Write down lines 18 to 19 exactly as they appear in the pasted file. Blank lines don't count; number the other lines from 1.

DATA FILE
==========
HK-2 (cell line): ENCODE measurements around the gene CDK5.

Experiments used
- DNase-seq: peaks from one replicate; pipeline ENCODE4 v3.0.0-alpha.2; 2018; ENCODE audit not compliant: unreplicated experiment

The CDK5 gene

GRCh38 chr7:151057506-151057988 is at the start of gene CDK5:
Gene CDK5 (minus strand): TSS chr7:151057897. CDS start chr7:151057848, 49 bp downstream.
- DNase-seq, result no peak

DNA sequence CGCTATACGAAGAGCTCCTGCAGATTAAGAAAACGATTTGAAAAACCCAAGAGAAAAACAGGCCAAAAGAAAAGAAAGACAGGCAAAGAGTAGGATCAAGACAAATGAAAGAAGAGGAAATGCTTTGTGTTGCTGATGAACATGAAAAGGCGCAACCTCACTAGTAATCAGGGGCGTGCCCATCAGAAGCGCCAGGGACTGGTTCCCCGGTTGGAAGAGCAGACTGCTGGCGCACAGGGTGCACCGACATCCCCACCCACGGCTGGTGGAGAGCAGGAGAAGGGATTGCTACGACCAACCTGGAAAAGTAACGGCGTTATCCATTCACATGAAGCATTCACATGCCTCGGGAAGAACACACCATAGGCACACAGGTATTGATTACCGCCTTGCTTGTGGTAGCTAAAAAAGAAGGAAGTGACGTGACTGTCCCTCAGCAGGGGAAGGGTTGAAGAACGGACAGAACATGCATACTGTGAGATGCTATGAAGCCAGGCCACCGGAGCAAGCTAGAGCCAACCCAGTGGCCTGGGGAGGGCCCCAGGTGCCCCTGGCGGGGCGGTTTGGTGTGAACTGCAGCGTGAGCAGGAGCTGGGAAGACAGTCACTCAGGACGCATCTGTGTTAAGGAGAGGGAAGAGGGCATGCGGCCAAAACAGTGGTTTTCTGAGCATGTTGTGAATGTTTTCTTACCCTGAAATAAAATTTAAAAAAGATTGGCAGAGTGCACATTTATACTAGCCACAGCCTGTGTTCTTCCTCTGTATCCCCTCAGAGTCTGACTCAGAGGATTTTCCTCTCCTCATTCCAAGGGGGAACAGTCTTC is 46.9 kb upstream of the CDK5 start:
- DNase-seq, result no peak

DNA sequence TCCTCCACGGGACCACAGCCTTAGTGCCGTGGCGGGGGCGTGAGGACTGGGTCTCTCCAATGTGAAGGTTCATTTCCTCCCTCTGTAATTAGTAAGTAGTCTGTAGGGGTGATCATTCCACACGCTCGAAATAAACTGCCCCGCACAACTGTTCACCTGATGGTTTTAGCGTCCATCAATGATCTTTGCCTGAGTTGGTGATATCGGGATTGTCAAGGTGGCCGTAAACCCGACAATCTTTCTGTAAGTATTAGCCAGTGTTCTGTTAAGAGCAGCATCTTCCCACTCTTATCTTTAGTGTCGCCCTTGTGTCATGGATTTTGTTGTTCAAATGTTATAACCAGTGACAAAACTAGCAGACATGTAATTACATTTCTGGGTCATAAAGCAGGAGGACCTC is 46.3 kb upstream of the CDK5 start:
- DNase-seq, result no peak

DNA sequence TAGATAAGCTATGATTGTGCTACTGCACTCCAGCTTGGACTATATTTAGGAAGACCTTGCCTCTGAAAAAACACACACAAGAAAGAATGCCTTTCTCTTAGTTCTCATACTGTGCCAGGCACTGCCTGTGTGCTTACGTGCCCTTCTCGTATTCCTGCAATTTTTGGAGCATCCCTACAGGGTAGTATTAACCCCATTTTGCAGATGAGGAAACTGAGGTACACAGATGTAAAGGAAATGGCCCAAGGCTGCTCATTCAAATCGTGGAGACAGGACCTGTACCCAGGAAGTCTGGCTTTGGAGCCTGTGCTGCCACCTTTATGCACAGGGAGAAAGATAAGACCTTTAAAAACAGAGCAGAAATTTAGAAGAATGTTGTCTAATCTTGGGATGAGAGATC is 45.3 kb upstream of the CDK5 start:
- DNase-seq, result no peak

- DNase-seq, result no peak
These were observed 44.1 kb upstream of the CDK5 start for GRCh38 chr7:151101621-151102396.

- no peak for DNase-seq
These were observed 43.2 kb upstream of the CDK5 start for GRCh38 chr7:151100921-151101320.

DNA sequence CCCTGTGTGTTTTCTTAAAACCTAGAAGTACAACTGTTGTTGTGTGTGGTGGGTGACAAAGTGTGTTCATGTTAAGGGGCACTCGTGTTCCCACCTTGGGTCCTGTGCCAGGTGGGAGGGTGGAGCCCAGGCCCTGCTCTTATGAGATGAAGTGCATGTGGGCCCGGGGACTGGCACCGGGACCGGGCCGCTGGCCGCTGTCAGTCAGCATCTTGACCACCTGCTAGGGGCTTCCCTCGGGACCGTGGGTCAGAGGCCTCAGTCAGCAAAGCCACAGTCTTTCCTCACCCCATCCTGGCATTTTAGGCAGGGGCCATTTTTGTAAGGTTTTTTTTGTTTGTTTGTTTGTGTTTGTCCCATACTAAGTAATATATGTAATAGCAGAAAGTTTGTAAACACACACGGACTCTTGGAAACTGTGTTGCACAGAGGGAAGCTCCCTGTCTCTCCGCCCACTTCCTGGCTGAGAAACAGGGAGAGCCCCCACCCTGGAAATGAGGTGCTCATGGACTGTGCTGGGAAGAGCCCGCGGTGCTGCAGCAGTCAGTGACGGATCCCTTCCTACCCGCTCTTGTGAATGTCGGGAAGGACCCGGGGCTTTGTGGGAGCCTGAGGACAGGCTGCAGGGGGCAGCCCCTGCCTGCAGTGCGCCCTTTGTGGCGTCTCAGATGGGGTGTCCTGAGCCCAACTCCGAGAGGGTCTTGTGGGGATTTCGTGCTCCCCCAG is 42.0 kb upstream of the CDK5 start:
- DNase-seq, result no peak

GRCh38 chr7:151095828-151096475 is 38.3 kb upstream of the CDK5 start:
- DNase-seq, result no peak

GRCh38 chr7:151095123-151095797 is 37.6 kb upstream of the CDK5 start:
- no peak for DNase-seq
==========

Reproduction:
DNA sequence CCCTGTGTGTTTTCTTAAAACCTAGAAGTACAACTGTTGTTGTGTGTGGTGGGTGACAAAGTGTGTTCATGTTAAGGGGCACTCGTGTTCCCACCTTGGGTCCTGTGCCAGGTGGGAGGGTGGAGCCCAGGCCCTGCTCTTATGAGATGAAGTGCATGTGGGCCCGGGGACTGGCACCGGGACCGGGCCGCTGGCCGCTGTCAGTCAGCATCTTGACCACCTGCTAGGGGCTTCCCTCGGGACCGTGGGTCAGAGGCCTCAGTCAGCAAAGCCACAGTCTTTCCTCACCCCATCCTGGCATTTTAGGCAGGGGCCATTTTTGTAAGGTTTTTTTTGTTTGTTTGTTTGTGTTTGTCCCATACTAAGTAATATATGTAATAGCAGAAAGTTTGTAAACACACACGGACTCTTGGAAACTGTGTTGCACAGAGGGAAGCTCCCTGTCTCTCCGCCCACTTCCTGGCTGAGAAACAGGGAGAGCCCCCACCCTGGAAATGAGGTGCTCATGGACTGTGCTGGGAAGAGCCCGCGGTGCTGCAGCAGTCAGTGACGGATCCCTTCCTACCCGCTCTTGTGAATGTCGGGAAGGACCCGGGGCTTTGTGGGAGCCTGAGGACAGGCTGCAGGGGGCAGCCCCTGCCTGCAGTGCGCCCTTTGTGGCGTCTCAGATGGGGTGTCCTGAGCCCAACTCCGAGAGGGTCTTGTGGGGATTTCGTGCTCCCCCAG is 42.0 kb upstream of the CDK5 start:
- DNase-seq, result no peak